As each of these projects demonstrate, an academic philosophy of affordances can be materialized to create real-life thinking models and visions of the future. Affordances can be incorporated in many different ways: through deliberately designing environments that provide radically new affordances, such as with affordance landscapes; by emphasizing the potential of underutilized affordances, like the potential of vacant government-owned built heritage; or even by offering makers the opportunity to acquire tools and techniques from different practices through traineeships—skills that would allow them to be responsive to unorthodox affordances. Affordances, defined as relations between aspects of the sociomaterial environment and abilities available in a form of life, can thus be manipulated or created through transforming either these aspects of the sociomaterial environment or people’s abilities, or both, via the work one builds.


James J. Gibson, The Ecological Approach to Visual Perception (Boston: Houghton Mifflin, 1979). See also Erik Rietveld and Julian Kiverstein, “A Rich Landscape of Affordances,” Ecological Psychology 26, no. 4 (2014): 325–52.


The sociomateriality of the human environment is discussed in greater detail in Ludger van Dijk and Erik Rietveld, “Foregrounding Sociomaterial Practice in Our Understanding of Affordances: The Skilled Intentionality Framework,” Frontiers in Psychology 7 (2017); and Rietveld and Kiverstein, “A Rich Landscape of Affordances.” For a classic study on sociomaterial practices, see Annemarie Mol, The Body Multiple: Ontology in Medical Practice (London: Duke University Press, 2002).


One study followed over 220,000 Australians to investigate the relationship between sitting time and all-cause mortality. It found that those who sit eleven hours or more per day have a 40 percent higher risk of dying in the next three years than those who sit four hours or less. Even when one exercises every day, one does not compensate for the many hours spent seated. Hidde P. van der Ploeg, Tien Chey, Rosemary J. Korda, Emily Banks, and Adrian Bauman, “Sitting time and all-cause mortality risk in 222,497 Australian adults,” Archives of Internal Medicine 172, no. 6 (2015): 494–500. For a review and meta-analysis of studies on the health effects of sitting, see Avi Biswas, Paul Oh, Guy Faulkner, Ravi R. Bajaj, Michael A. Silver, Marc Mitchell, and David A. Alter, “Sedentary Time and Its Association With Risk for Disease Incidence, Mortality, and Hospitalization in Adults: A Systematic Review and Meta-analysis,” Annals of Internal Medicine 162 (2015): 123–132.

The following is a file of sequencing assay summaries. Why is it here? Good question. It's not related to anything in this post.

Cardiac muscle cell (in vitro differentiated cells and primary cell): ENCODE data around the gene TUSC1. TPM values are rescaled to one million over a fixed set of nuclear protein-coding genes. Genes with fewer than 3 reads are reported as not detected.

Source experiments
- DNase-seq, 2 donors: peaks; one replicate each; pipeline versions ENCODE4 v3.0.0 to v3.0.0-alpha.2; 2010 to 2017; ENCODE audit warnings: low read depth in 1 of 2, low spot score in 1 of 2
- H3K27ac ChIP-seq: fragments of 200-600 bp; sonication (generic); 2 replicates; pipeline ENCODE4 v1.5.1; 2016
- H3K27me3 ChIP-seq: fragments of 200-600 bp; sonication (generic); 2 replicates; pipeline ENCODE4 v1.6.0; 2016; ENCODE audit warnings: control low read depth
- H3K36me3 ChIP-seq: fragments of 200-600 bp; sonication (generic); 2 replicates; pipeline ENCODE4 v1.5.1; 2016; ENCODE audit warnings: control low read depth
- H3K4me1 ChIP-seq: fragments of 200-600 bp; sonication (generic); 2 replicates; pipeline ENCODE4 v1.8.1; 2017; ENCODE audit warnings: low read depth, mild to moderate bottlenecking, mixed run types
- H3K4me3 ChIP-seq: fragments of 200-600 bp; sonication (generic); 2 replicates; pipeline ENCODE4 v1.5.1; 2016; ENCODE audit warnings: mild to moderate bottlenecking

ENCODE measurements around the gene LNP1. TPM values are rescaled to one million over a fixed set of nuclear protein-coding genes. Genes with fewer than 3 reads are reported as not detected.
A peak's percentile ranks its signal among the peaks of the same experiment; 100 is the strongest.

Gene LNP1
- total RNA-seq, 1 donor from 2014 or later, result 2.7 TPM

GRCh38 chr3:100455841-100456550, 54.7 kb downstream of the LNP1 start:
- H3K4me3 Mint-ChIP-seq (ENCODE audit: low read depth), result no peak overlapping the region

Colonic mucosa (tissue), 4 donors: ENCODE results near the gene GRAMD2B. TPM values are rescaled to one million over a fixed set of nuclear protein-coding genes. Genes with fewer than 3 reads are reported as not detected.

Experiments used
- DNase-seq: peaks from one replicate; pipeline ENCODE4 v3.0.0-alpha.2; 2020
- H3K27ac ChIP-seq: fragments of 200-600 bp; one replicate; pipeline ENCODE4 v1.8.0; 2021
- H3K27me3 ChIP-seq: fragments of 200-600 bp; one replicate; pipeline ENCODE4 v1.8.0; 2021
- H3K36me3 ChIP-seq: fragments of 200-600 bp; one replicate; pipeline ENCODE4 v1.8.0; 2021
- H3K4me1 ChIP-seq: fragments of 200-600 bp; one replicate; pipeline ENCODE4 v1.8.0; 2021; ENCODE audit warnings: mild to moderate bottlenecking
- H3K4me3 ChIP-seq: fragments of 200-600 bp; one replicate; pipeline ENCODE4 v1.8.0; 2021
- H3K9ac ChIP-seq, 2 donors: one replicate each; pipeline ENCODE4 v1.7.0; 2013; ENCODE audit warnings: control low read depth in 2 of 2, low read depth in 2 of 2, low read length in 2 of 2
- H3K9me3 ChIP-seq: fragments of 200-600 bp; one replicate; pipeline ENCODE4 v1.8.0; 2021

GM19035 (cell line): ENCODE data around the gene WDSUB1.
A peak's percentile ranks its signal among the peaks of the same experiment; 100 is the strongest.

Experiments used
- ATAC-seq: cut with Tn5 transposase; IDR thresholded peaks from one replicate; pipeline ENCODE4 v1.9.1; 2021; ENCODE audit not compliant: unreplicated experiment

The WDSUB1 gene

Though more studies are needed to investigate its impact, in particular over longer periods of time and with older subjects. See Rob Withagen and Simone R. Caljouw, “‘The End of Sitting’: An Empirical Study on Working in an Office of the Future,” Sports Medicine 46, no. 7 (2015): 1019–27.

Superhumanity is a project by e-flux Architecture at the 3rd Istanbul Design Biennial, produced in cooperation with the Istanbul Design Biennial, the National Museum of Modern and Contemporary Art, Korea, the Govett-Brewster Art Gallery, New Zealand, and the Ernst Schering Foundation.

Architecture, Bodies, Design
Everyday Life, Health & Disease, State & Government
Return to Superhumanity

Thanks to Janno Martens, Julian Kiverstein, Ludger van Dijk, and Maarten van Westen for feedback on an earlier version of this text. Erik Rietveld would like to acknowledge the research funding awarded by the Netherlands Organisation for Scientific Research (NWO) in the form of a VIDI-grant, and the European Research Council in the form of ERC Starting Grant 679190 (EU Horizon 2020), for his project “AFFORDS-HIGHER.” This research also would not have been possible without the Stipendium for Established Artists awarded to Ronald Rietveld by the Mondriaan Fund for the Visual Arts.

Superhumanity: Post-Labor, Psychopathology, Plasticity is a collaboration between the National Museum of Modern and Contemporary Art, Korea and e-flux Architecture.

Erik Rietveld is a senior researcher at the University of Amsterdam. Ronald Rietveld is a Prix de Rome Architecture laureate. Together they founded RAAAF [Rietveld Architecture-Art-Affordances], a design and research studio operating at the crossroads of architecture, science, and art.